What are the results of these stranded regimes? MKO Grand Chief Settee wanted to share critical information with all honourable senators about the real-life experiences of MKO First Nations in their struggle to apply enforcement of the self‑governing law-making authorities of First Nations enacted through previous legislation, Bill C-49 in 1999 and Bill C-428 in 2015. Why do these uncertainties persist, despite legislation that was supposed to correct these injustices?
These real-life experiences impacted all communities that were then forced to scramble to best protect their people. This included lockdowns; social distancing; maximum number of patients in a dwelling, business or facility; trespass by prohibited persons during bans on non-resident travel; and health checks of persons entering the community — all protections afforded to other Canadians.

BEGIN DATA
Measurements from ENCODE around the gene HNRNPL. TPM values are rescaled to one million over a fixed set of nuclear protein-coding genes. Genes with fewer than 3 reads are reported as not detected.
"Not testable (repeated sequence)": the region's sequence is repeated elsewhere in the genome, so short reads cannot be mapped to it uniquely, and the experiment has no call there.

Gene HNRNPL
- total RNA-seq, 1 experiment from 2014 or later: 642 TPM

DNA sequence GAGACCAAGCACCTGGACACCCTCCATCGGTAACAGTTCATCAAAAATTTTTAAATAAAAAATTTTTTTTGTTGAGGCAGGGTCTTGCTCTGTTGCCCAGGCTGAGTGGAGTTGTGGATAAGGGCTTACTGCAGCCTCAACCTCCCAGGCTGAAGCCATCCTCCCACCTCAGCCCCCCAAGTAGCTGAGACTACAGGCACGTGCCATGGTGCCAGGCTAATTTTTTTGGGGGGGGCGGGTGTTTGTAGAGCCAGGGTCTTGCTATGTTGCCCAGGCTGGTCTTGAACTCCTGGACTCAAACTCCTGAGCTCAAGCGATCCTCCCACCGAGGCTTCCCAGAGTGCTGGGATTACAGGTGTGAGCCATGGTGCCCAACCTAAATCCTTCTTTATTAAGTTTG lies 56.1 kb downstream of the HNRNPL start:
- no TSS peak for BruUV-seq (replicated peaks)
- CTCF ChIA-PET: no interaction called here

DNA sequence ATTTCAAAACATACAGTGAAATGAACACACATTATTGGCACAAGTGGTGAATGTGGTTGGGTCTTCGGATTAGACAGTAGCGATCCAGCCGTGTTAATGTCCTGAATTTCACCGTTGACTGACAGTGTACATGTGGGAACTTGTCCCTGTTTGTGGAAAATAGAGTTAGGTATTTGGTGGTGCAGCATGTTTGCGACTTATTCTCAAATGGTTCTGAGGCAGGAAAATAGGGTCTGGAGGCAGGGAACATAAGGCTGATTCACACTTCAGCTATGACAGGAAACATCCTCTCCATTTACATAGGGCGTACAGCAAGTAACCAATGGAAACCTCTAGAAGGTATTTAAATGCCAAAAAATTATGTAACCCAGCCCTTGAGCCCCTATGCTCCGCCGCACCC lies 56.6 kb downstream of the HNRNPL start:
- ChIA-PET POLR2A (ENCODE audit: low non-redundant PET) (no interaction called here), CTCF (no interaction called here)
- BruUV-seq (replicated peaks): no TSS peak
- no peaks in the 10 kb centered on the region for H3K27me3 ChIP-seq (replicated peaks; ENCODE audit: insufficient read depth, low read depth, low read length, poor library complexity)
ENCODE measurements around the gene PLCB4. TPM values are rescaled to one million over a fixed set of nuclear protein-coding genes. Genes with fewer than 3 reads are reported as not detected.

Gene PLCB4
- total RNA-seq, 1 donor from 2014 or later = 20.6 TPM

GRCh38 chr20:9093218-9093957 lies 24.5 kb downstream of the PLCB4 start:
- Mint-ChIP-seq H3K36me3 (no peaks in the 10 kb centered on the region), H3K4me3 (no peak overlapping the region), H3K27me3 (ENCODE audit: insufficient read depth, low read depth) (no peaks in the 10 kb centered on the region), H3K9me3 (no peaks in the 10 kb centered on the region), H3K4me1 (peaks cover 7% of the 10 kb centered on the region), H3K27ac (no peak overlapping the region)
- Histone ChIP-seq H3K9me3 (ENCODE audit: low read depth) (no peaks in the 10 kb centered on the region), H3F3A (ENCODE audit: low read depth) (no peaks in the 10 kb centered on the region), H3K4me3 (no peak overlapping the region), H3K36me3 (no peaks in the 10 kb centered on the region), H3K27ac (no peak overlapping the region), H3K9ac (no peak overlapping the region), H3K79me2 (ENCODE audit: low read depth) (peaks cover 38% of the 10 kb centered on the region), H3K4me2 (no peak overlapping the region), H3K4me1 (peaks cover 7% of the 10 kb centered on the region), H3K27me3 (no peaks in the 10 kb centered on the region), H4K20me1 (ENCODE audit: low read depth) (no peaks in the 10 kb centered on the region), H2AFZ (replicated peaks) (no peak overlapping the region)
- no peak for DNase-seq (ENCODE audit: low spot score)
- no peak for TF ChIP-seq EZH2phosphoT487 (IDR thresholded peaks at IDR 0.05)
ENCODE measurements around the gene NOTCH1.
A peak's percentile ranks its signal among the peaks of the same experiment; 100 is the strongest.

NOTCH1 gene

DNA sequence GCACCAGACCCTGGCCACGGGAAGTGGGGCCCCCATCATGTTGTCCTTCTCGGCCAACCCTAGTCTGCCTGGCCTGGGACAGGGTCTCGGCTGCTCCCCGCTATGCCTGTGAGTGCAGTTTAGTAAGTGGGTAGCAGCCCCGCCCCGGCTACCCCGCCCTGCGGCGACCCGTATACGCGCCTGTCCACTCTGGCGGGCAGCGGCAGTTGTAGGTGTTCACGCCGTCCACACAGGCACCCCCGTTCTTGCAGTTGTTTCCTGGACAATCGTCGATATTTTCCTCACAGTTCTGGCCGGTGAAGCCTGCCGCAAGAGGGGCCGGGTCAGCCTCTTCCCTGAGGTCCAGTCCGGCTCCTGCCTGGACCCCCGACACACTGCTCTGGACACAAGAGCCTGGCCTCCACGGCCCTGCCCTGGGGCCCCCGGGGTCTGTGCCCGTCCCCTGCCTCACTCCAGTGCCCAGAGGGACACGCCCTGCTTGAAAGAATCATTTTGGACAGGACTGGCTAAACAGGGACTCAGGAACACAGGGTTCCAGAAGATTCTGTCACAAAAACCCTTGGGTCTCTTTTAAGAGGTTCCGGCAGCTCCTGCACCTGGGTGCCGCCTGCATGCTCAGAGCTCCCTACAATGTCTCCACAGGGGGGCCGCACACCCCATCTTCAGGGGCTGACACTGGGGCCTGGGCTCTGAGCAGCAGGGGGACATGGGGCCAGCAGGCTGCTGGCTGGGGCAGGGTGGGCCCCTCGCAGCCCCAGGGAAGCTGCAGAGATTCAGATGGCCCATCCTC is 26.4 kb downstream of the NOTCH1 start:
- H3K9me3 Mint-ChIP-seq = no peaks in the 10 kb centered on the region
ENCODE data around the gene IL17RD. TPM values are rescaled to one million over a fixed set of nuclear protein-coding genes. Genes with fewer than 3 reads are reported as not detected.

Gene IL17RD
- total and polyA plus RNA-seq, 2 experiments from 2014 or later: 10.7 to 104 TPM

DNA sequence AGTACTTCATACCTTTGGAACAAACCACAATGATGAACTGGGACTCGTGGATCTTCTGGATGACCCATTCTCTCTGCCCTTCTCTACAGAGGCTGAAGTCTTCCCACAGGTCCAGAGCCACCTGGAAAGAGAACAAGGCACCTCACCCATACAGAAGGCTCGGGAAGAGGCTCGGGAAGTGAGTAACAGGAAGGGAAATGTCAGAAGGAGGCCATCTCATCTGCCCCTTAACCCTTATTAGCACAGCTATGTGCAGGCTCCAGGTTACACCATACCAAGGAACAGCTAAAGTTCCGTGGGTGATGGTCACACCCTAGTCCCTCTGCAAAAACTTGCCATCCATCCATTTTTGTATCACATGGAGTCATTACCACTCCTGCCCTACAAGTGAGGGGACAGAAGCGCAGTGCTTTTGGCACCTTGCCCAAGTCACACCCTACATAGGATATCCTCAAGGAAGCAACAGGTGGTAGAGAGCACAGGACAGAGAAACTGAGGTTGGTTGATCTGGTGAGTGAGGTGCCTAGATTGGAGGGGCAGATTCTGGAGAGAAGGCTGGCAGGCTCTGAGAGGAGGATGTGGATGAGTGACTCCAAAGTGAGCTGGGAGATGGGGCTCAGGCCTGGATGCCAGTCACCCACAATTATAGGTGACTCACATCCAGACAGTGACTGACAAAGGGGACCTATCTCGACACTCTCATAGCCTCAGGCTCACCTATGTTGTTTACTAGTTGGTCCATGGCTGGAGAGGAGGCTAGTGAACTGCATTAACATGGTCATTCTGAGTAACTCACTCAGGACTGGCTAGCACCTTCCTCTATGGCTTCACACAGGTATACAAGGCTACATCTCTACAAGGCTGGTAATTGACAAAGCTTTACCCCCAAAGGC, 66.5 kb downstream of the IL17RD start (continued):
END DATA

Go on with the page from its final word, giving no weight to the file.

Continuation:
Honourable senators, one example that I previously read into the record recounts that the chief and council, First Nation safety officers and the pandemic response coordinator of the Misipawistik Cree Nation were abandoned by RCMP, who refused to enforce the COVID-19 emergency law enacted under the Misipawistik Land Code during the midst of a major outbreak of COVID-19 in the community.
The Public Prosecution Service of Canada has gone on record to say that PPSC has no mandate to prosecute offences under First Nation land code laws under the First Nation Land Management Act.